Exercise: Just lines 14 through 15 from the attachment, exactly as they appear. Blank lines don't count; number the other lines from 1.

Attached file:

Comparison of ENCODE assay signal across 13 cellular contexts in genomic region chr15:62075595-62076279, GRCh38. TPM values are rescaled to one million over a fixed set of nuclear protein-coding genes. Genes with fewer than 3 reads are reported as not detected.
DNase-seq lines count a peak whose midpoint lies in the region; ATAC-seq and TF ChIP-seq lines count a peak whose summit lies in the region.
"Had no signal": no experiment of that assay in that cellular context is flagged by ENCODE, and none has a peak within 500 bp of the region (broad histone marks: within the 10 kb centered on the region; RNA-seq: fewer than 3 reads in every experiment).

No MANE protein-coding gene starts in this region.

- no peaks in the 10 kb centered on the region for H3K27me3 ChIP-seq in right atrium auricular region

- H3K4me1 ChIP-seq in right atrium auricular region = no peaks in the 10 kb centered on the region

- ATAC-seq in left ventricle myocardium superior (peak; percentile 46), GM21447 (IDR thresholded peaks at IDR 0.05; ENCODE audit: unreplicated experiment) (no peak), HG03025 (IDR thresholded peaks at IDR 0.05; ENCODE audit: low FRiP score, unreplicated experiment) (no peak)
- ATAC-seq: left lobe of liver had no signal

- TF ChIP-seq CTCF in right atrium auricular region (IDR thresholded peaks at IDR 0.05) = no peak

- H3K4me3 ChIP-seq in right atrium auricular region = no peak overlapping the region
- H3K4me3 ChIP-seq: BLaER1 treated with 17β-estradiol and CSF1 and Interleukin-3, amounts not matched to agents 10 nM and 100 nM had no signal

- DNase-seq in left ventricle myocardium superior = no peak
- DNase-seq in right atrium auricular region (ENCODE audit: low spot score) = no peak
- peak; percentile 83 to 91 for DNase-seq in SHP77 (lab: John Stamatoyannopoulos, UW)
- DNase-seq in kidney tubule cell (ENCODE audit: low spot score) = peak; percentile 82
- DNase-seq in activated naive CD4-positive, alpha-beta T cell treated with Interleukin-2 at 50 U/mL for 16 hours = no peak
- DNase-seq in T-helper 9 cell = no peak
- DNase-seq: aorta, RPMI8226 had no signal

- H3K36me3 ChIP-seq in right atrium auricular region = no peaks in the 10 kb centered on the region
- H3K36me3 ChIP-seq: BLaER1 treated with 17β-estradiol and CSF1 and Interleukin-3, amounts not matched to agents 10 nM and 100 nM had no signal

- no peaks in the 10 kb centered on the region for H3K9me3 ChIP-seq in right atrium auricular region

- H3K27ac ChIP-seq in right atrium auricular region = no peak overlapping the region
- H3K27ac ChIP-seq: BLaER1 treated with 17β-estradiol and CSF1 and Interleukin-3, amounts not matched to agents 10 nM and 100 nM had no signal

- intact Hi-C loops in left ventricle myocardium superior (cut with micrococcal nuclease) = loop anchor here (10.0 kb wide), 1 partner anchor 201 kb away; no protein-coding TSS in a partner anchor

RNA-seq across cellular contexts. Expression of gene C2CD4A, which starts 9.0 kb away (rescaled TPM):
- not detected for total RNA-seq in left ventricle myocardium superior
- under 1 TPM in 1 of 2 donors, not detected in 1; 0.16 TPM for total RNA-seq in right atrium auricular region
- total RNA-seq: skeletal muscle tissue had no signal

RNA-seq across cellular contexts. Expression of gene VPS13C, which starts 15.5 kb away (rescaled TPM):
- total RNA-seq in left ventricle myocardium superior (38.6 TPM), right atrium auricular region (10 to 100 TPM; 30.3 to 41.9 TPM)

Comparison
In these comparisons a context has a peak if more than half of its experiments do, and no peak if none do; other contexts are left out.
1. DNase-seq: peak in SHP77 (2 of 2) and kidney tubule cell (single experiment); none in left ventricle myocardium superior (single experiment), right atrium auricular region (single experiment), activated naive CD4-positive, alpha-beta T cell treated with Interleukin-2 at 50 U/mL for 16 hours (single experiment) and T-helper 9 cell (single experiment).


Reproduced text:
- peak; percentile 83 to 91 for DNase-seq in SHP77 (lab: John Stamatoyannopoulos, UW)
- DNase-seq in kidney tubule cell (ENCODE audit: low spot score) = peak; percentile 82